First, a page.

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Tesi etd-03262012-211612

Thesis type
Tesi di specializzazione
Infrapopliteal revascularization in diabetic foot ischemia: correlation between morphologic and clinical results
Corso di studi
relatore Prof. Bartolozzi, Carlo
Parole chiave
  • critical limb ischemia
  • lower limb recanalization
  • Diabetes
Data inizio appello
Riassunto analitico
Purpose: To retrospectively evaluate angiographic and clinical outcomes of percutaneous revascularization in diabetic patients with Fontaine stage IV critical limb ischemia (CLI).
Materials and Methods: Clinical and procedural data were retrospectively collected of consecutive diabetic patients with Fontaine stage IV CLI who underwent percutaneous limb revascularization from January 2009 to June 2011. Pre- and post-procedural angiographic images were retrospectively reviewed to classify lower limb arterial involvement according to 3 systems: 1) TASC II; 2) Graziani’s morphological classification; 3) Joint Vascular Society Council calf and foot scores. Foot lesions were graded according to the Texas University (TU) classification. Clinical results (healing, stability or major amputation) were compared to baseline clinical data and angiographic results.
Results: In the study period, 202 percutaneous procedures were performed, with an immediate technical success rate of 93.6%. The majority of ulcers (75.7%) were deep (TU grades 2 and 3). Mean preprocedural calf and foot scores were 7.81.6 and 7.32.3, respectively; 132 patients (65.3%) were in Graziani’s morphological classes from 4 to 7 (at least two arteries occluded); in 112 (55.4%) cases TASC II was inapplicable (only infrapopliteal involvement). After the procedure, mean calf and foot scores were 4.82.3 and 5.92.6, respectively, and 86.6% of cases were into the Graziani’s classes 1 and 2, whereas TASC II was inapplicable in all cases. Healing rate was 66.8% and major amputation rate was 3.9%. Among all the clinical and angiographic variables included in the analysis, only pre- and post-procedural foot scores were significantly associated to the clinical outcome (p=0.04).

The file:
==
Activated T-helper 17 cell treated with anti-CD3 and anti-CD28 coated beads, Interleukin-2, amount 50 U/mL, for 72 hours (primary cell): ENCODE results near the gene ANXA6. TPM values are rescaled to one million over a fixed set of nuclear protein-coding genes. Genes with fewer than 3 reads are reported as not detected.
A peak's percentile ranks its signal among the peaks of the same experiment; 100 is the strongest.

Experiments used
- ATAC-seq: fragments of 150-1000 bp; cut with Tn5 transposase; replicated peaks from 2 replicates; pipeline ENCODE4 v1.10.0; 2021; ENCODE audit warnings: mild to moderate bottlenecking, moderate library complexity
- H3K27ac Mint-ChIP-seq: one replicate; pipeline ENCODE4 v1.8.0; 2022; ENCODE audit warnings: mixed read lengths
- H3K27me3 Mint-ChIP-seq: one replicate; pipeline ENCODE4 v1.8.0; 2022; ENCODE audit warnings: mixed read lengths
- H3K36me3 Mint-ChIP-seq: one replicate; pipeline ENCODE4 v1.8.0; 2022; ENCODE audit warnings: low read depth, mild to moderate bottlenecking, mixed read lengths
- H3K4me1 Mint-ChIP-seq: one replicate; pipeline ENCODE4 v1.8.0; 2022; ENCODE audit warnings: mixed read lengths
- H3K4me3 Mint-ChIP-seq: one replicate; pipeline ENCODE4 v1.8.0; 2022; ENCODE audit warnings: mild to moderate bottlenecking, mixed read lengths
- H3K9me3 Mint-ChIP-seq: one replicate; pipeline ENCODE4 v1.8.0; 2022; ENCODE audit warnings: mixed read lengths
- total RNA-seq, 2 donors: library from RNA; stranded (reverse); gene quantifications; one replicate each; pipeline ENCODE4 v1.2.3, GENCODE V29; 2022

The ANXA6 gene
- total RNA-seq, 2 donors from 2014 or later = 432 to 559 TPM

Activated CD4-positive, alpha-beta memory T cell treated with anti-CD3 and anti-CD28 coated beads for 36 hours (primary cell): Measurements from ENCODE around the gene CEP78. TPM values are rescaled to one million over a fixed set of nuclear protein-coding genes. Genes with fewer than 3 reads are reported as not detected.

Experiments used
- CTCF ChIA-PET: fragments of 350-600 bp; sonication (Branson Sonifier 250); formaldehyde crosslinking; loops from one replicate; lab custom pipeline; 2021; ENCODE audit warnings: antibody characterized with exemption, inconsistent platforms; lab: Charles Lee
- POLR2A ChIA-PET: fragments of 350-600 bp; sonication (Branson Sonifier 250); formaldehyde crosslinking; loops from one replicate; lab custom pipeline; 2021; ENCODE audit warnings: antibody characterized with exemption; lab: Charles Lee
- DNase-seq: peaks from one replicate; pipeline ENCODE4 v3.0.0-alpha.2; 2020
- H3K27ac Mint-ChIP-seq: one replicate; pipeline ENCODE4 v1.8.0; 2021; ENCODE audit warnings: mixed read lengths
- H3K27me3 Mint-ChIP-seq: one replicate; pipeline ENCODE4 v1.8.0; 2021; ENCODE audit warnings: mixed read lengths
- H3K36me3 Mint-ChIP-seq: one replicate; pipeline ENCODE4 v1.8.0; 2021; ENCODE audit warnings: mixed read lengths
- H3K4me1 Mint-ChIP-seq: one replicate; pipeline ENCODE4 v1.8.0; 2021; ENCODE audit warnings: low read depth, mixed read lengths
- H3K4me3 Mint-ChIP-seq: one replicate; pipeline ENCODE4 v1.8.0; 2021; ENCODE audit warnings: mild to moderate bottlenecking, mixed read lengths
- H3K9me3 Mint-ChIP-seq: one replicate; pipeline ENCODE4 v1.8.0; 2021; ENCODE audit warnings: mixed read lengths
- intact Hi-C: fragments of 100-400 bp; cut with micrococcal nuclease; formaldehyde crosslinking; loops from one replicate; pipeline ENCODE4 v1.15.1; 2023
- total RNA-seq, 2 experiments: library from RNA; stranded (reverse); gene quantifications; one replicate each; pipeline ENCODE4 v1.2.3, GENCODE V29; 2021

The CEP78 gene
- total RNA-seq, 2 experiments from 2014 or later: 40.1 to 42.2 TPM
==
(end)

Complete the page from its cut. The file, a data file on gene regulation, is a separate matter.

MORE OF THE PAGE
Conclusion: TASC II is inadequate to describe vascular involvement in the vast majority of diabetic patients with CLI. In this population, percutaneous revascularization should represent the first-line treatment option, leading to high healing and limb salvage rates. Pre- and post-procedural foot scores significantly affect chances of healing, thus aggressive treatment of foot arteries should be attempted whenever possible.